September 19 2010 at 7:25 PM Report abuse +2 rate up rate down Reply
CHABSENTIA

Finally somebody that gives the facts. The major reason for the Housing bubble and the economy we see todaty was seven years of an imbalance of supply and demand because of marginally qualified buyers and investors. This is because on 1999 the Clinton administration made it possibel to purchase homes with no money down so that everybodt could have part of the American dream. If Mercedes, BMW, and Porsche announced incentivized irresponsible people by offering their vehicles with no money down then it would ruin them. Think about it.Anybody with a basic knowledge of economics knows that the one hundred percent increase in home values between 2000- 2007 was wrong and a danger signal. Actually the calculation is very simple . Take the national yearly average befre 1999 and multiply it three which is the number of years after 2007 to the present and subtract that along with the decrease in value that has already happened and subtract that number from one hundred percent and divide it by the national yearly average increase befre 1999 and you have the number of years. So if the average annual increase before 1999 was six percent then you have eighteen percent. The average annual decrease in values since 2007 has been forty percent for a total of fifty eight percent . This leaves forty five percent Forty two percent divided by six percent which was the average decrease before 1999. This result is equal to seven. Seven years from the peak of 2007 is 2014 which agrees with the author here. Doesnt make any difference that interest rates are low now. They aare artificially low because the Fed made it that way.When interest rates start to rise again and they will then they will compensate for how long they were kept artificially low.

September 19 2010 at 7:08 PM Report abuse rate up rate down Reply
1 reply to CHABSENTIA's comment
cabo79

I love the way you say "The Clinton administration" did this. This is the root of all the problems we are having in the real estate market. The system works like this: the real estate agent works on commission and wants to make a sale, the mortgage originator ( loan officer) is paid on commission and wants to make a sale, the appraiser works on a fixed price for the appraisal, but if he/she doesn't come in with the appraisal the mortgage originator wants, he/she will not get any work. The three conspire if you would to make the sale. The bank doesn't care, it packages the loans and sales them and makes a commission. Wall Street loves it, they sale the packaged loans to the stupid investor, making a big commision. Then bet against the packaged loans, because they know they will crash so they can make even bigger profits. Your politicians don't care, the financial sector pays them well (campaign contributions) to look the other way. The system could be made to work in an honest manner if the government cared to make it so. THROW THE BUMS OUT!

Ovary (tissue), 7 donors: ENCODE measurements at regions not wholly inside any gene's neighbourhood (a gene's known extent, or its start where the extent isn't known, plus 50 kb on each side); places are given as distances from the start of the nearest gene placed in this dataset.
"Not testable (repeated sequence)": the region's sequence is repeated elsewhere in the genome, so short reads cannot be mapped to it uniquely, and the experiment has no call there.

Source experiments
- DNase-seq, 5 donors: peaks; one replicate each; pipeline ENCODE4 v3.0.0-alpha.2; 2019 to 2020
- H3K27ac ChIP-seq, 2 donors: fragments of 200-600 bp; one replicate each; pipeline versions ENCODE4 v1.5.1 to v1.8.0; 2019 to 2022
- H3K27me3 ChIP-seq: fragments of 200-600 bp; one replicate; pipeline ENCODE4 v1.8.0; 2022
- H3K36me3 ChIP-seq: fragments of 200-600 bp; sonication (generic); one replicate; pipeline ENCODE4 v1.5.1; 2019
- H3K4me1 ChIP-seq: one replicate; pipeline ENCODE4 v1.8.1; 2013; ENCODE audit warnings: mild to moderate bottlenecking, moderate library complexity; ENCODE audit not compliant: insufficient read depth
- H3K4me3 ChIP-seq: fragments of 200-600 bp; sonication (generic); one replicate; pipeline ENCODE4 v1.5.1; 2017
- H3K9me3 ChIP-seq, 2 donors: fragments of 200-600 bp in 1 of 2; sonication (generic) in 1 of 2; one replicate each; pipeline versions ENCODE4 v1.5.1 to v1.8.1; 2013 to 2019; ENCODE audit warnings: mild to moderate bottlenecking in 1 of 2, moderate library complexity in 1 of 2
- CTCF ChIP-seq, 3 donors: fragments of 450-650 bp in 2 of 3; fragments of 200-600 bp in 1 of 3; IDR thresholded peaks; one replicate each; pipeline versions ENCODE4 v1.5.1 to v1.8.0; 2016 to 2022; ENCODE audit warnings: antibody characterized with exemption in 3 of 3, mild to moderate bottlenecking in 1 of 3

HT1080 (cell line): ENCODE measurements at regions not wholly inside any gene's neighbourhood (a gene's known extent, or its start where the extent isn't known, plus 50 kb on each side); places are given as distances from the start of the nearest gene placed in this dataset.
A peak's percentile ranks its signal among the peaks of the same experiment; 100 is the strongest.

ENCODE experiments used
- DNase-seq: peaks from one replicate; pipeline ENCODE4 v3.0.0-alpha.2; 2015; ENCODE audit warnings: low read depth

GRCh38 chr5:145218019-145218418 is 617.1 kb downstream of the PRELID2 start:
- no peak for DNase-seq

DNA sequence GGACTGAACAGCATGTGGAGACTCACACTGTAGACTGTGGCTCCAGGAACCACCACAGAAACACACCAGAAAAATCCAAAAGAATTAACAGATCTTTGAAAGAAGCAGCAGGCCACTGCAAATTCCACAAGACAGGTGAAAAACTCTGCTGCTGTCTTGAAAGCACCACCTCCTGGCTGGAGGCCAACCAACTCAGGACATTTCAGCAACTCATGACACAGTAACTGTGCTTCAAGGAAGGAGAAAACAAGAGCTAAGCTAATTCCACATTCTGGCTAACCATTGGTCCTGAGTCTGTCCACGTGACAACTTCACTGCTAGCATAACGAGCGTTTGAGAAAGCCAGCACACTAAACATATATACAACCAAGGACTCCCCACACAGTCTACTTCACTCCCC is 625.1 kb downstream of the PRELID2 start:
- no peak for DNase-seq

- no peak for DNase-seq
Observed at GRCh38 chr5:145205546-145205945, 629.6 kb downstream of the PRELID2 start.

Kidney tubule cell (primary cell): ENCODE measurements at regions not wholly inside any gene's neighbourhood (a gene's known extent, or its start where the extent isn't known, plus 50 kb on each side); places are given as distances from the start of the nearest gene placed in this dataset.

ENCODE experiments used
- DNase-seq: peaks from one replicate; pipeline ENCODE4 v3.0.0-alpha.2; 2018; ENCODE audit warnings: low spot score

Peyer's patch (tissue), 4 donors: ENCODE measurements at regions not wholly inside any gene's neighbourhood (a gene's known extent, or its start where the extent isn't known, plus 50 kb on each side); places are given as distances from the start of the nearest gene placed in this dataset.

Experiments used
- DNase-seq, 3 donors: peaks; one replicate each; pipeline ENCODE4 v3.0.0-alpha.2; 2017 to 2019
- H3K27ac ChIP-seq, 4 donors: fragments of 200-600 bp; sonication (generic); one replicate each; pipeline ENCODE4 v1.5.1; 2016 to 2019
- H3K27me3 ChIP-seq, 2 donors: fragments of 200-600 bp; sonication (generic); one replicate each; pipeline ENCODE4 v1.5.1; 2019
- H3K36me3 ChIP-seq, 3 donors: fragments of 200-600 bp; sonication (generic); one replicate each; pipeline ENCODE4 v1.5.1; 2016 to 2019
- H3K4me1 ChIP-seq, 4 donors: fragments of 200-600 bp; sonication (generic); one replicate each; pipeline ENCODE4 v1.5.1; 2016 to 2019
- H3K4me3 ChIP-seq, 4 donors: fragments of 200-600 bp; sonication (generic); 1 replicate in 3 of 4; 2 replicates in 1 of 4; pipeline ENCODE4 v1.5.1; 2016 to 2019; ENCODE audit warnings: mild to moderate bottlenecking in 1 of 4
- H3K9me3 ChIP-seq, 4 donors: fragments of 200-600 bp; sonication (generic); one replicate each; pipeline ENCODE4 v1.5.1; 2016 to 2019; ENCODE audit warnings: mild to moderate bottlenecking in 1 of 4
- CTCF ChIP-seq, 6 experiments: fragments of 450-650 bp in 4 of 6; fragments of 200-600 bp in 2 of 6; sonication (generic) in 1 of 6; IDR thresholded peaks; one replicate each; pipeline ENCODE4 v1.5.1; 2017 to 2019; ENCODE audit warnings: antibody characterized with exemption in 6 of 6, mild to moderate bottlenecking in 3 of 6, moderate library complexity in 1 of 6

September 20 2010 at 10:49 AM Report abuse rate up rate down Reply
gmydogbud

Thank you, Barnie Frank, Chris Dodd, Nancy Polosi, Charlie Rangel. I did the right thing and because of you, me and people like me are being punished, not for what we did, but because of what you choose to do. Since you are all so educated, have spent so many years in the Congress, you must have done this by design!

September 19 2010 at 6:21 PM Report abuse +2 rate up rate down Reply
tom

Hmmm... housing prices take a dump right after Jimmy Carter and Obama take office.

September 19 2010 at 6:06 PM Report abuse +2 rate up rate down Reply
sarah56123

I don't care what my home is worth, I love it, I love the neighborhood and the town. To me, it's worth a mil. I would not step out of it for being underwater. You don't bail on your children; or do you? It just so happens I have as much equity as someone can in a more expensive home with a higher paying job. But I won't sell it...you don't mess with a good thing. To me, a home shouldn't be a lifelong sentence of financial slavery to prove a point to your huz and the world..that your stupid! Now the tables have turned, everyone realizes that the joke is so over! Men, if you can't support me, I have nothing to do with you. Making me wait will not lower my expectations to accomodate your expectations, it will raise them to abnormally high levels, like genious high levels in the academic world!